The company makes the GB1 GameBird at its 40,000-square-foot building at Bentonville Municipal Airport, and the first airplane that was built at the Bentonville facility flew for the first time in November, he said. The second took flight in January. So far, seven have been delivered to their owners.

Game Composites has sold 30 airplanes and was recently working to finish building the 12th of those. The company’s 34 employees can make one airplane about every month, and by the end of the year, Steinbach hopes to have 40 employees and the capacity to build two per month.

Steuart Walton, grandson of Walmart founder Sam Walton, is Steinbach’s business partner. “The GB1 GameBird is truly innovation at its best, and I couldn’t be happier for the team and what they’ve accomplished in reaching this major milestone,” Walton said. “It’s so exciting to think about their path forward as a real contributor to the aviation community and Bentonville at-large.”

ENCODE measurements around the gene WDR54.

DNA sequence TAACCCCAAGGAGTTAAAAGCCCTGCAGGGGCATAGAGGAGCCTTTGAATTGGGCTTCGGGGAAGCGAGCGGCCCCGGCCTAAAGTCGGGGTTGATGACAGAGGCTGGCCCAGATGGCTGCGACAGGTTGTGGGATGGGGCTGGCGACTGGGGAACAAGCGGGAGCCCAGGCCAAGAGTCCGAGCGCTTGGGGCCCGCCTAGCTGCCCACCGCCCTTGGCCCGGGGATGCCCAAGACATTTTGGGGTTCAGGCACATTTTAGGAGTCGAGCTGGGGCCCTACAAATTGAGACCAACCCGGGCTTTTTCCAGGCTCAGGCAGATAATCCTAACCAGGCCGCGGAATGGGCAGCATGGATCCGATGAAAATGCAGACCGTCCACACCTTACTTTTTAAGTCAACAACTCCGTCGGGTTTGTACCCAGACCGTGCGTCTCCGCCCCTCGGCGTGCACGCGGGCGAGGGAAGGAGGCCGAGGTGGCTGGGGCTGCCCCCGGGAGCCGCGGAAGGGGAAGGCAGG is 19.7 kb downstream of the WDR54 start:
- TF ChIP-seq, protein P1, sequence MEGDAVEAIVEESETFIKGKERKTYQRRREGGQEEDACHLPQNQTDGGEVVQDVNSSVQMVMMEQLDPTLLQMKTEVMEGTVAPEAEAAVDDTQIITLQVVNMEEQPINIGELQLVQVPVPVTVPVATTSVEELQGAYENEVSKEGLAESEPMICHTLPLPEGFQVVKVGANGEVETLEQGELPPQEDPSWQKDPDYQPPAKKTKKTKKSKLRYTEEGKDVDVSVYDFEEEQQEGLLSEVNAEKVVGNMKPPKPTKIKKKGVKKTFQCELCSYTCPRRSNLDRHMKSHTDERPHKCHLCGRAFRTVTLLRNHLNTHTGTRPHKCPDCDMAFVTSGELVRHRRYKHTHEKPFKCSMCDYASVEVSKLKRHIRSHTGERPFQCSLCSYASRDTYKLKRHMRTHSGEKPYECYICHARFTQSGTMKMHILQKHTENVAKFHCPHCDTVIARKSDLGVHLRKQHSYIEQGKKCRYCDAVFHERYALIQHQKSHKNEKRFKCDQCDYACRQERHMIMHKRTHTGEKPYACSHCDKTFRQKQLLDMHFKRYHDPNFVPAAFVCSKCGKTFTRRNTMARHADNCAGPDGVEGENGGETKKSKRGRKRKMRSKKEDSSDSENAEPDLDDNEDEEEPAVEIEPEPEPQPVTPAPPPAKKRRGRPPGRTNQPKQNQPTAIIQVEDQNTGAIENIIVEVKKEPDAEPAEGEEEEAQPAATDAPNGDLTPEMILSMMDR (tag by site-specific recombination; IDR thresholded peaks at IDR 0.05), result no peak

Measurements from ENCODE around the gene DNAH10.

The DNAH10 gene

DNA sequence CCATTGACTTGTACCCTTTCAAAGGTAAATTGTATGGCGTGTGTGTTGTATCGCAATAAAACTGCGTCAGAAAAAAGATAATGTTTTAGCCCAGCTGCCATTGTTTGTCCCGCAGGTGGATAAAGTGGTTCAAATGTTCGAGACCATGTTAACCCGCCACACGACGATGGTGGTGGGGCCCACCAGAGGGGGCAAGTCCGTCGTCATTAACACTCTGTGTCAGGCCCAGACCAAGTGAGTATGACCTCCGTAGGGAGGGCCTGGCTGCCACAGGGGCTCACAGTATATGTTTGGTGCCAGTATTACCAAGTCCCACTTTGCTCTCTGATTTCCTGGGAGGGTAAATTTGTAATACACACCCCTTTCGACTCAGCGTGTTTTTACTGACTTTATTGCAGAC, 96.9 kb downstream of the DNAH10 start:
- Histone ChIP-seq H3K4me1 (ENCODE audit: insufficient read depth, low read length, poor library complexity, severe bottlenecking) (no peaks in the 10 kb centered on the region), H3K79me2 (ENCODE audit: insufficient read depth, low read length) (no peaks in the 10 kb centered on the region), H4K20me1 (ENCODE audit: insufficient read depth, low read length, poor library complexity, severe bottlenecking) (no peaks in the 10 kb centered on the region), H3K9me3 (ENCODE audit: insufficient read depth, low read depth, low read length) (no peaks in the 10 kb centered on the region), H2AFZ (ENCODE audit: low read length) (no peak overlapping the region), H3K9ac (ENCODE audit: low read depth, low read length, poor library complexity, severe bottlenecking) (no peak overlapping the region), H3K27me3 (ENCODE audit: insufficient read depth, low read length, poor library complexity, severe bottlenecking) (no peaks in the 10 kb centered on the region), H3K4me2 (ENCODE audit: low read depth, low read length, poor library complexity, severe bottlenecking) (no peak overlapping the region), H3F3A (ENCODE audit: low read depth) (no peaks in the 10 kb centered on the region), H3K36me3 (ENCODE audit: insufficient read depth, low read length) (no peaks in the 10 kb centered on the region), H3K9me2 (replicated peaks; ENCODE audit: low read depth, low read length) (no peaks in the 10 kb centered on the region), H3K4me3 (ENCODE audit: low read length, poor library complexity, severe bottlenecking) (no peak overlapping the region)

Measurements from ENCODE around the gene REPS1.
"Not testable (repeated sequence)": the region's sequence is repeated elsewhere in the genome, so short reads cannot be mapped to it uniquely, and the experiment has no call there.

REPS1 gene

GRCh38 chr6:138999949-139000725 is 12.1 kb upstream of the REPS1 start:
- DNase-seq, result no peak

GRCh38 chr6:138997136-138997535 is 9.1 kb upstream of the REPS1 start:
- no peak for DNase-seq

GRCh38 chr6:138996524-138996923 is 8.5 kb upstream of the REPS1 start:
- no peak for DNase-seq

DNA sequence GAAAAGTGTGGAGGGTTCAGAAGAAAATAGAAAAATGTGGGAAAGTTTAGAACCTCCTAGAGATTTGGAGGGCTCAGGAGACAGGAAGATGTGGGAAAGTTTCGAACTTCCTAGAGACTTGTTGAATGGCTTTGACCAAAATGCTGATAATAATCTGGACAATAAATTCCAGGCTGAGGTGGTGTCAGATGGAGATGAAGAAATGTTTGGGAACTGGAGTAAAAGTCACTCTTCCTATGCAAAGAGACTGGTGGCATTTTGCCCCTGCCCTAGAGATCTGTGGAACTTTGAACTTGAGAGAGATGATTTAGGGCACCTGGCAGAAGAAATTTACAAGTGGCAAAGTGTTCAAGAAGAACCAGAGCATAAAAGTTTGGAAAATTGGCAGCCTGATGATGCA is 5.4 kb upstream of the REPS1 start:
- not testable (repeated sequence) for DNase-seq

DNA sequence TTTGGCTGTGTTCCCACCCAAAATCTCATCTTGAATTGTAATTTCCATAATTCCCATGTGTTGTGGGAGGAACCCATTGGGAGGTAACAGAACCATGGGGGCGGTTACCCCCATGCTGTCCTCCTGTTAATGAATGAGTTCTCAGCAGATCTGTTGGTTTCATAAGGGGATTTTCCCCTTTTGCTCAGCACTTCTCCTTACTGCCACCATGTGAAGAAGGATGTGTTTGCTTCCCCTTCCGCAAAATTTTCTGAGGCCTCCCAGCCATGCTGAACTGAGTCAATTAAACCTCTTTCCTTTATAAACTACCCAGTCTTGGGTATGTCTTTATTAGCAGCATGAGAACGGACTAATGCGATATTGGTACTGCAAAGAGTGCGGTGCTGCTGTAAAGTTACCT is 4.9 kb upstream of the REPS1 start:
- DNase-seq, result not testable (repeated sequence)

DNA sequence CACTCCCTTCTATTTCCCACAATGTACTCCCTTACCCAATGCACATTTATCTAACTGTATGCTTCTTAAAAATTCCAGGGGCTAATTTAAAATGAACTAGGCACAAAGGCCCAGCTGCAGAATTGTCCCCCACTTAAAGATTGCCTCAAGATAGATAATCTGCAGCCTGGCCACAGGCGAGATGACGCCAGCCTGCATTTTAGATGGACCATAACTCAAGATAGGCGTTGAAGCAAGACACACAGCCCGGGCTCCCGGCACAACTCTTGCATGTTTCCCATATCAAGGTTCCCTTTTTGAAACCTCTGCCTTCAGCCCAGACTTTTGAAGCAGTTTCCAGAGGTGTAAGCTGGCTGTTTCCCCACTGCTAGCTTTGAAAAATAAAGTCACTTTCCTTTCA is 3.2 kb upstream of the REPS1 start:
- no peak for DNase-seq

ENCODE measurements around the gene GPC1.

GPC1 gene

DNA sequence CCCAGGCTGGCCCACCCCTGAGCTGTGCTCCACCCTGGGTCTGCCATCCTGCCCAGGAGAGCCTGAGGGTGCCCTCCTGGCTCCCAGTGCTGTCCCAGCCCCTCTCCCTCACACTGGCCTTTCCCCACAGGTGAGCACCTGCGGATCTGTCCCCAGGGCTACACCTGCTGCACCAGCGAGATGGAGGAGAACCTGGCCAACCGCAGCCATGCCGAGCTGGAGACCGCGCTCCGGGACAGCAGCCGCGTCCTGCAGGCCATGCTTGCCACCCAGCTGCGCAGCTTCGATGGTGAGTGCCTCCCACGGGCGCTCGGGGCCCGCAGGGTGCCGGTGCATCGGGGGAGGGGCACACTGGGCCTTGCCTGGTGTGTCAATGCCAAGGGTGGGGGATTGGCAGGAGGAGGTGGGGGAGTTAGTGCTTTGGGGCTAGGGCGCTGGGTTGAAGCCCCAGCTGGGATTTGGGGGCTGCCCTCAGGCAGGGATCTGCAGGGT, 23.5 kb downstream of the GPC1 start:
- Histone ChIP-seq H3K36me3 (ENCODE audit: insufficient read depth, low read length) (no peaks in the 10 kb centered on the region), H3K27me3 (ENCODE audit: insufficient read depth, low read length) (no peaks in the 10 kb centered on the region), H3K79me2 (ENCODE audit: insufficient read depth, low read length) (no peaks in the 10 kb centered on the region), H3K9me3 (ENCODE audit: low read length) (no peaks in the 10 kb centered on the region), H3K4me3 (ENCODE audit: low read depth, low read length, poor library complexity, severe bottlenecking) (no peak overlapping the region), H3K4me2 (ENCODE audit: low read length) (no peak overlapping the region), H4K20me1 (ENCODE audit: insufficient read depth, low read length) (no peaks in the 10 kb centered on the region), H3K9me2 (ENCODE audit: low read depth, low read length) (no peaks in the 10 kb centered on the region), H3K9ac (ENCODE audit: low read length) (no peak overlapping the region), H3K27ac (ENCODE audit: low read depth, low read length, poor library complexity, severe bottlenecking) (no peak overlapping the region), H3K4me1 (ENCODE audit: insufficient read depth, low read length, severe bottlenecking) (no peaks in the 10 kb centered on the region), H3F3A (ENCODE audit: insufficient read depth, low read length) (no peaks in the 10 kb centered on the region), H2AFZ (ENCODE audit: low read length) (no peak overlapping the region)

Scott Kagebein, aircraft safety inspector for the FAA, has been working on the certification project for the past two years and presented the certificate to Steinbach and Game Composites employees. Before receiving the certificate, the company was building the aircraft under a type certificate, and each airplane was FAA certified individually.

“Now, they are all built per their drawings, and they are good to go as soon as they get built,” Kagebein said. “It’s a big accomplishment for them.”

In 2017, Game Composites received the type certificate, which defined the airplane. The production certificate defines the company and how it builds the airplane, Steinbach said. Since the previous certificate, very little has changed with the airplane, but it has been updated to include the newest electronics.

The $400,000 airplane can fly up to 300 mph and travel 1,000 nautical miles, or about 1,150 miles. The company is pre-revenue. “Before we can talk revenue, that’s probably a year out,” Steinbach said.